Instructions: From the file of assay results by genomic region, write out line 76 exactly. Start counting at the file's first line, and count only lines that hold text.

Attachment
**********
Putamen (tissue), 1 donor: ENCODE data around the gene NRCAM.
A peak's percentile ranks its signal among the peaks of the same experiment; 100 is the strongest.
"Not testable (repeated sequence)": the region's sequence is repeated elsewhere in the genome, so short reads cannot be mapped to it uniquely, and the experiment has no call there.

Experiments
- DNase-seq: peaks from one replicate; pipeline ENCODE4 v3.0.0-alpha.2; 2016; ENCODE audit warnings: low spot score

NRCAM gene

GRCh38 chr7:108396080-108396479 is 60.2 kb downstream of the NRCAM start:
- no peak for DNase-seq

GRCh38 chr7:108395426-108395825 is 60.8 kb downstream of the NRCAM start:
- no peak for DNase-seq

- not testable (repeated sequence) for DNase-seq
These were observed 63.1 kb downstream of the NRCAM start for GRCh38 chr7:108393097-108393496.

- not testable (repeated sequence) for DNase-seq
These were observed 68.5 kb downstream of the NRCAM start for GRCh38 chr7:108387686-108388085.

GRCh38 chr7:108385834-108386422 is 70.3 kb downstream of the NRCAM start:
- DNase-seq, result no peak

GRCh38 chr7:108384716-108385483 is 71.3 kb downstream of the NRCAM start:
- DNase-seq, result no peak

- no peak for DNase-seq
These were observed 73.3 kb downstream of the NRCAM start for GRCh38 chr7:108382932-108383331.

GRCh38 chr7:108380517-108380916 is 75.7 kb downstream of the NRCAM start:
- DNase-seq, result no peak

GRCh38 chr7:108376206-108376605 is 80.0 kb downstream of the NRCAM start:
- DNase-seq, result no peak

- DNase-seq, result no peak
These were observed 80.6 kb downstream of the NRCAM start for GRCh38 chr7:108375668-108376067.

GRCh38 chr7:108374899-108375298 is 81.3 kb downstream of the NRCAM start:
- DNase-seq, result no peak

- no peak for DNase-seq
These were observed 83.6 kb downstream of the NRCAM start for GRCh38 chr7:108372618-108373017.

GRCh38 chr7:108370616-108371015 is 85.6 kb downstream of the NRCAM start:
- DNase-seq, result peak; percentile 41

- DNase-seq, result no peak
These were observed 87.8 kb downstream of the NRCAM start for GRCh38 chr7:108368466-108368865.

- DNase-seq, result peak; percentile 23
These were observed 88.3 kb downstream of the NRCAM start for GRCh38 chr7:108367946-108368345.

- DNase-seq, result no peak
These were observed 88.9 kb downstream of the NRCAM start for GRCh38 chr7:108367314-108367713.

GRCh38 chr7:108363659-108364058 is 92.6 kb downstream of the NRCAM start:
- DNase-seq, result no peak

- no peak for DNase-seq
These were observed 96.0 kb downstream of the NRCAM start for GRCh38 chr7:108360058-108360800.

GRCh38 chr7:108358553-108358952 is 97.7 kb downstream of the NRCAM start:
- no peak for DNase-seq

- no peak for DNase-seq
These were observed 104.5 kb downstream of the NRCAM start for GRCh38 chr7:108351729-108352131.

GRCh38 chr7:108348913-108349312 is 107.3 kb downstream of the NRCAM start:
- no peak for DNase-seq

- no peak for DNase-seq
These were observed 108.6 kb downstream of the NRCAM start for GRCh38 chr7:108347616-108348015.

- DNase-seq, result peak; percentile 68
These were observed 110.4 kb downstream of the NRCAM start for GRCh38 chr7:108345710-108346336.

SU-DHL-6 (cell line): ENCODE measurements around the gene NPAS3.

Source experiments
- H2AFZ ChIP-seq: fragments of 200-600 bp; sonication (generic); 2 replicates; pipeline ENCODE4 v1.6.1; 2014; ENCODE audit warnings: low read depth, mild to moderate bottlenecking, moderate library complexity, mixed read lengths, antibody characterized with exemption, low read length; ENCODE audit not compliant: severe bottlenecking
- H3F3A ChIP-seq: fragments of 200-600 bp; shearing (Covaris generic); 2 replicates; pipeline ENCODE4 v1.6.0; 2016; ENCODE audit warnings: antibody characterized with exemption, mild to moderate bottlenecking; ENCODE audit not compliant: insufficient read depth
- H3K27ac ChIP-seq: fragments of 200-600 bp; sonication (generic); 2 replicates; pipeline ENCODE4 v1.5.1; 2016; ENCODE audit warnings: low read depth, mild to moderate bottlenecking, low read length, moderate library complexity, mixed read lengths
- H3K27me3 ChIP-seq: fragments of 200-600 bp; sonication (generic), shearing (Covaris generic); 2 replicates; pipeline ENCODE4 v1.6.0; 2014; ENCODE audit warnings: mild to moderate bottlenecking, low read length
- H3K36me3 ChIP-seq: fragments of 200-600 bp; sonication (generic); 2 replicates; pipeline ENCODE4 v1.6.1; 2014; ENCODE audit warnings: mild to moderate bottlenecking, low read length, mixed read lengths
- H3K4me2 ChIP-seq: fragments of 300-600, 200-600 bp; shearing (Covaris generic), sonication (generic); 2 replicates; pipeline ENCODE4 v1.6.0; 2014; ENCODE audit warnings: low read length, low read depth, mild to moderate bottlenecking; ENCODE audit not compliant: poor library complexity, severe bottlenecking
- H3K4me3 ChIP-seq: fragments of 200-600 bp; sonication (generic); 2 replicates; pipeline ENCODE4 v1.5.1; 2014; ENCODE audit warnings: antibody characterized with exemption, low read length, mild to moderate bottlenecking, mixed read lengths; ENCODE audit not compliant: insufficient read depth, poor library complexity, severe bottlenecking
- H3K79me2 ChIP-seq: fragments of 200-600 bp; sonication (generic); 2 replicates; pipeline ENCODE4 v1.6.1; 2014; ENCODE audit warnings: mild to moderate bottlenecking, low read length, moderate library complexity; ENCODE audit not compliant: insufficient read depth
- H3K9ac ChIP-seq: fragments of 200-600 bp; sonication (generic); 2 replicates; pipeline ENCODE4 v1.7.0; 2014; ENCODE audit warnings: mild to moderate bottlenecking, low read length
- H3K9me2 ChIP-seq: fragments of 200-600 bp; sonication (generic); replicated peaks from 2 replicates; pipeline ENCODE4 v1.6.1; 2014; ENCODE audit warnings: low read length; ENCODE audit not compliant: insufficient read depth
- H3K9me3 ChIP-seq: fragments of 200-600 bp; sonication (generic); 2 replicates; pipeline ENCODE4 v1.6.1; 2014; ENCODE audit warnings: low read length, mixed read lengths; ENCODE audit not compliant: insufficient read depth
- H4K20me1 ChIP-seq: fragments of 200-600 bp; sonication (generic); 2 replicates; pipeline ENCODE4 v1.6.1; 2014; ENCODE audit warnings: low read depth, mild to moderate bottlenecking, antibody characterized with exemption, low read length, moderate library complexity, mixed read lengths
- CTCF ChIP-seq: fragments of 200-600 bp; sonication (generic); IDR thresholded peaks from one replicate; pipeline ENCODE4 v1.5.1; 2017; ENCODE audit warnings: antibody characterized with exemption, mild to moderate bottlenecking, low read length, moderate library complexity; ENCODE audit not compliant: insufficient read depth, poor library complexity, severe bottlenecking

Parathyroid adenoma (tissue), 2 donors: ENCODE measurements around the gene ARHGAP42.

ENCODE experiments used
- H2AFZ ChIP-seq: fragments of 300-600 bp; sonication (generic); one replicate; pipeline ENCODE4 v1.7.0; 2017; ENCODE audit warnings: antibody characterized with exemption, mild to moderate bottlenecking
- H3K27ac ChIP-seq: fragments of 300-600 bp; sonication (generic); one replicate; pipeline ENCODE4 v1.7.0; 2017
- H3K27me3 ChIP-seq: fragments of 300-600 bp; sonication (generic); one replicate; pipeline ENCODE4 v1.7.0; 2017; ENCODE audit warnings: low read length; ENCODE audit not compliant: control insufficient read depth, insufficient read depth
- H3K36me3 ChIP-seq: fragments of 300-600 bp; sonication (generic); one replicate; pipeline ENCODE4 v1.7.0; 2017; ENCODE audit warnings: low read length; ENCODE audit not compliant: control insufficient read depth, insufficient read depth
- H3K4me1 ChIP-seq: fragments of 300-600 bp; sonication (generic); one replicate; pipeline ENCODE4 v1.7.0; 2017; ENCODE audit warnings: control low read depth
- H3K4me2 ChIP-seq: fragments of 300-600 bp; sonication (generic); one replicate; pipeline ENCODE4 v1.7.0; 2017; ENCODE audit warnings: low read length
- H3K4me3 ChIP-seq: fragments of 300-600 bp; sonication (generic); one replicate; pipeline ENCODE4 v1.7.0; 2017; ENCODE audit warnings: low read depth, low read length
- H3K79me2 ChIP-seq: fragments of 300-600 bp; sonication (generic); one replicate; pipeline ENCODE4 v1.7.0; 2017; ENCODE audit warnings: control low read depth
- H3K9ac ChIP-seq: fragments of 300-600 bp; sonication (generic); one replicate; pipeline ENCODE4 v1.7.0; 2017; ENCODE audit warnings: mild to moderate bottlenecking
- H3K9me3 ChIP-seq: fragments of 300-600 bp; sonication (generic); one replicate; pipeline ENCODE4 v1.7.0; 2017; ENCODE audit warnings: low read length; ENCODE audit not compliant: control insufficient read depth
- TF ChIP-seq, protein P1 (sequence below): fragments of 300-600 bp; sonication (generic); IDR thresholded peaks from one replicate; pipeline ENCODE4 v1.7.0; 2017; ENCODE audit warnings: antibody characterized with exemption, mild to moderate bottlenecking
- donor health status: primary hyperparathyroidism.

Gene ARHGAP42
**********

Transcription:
- H3K4me3 ChIP-seq: fragments of 300-600 bp; sonication (generic); one replicate; pipeline ENCODE4 v1.7.0; 2017; ENCODE audit warnings: low read depth, low read length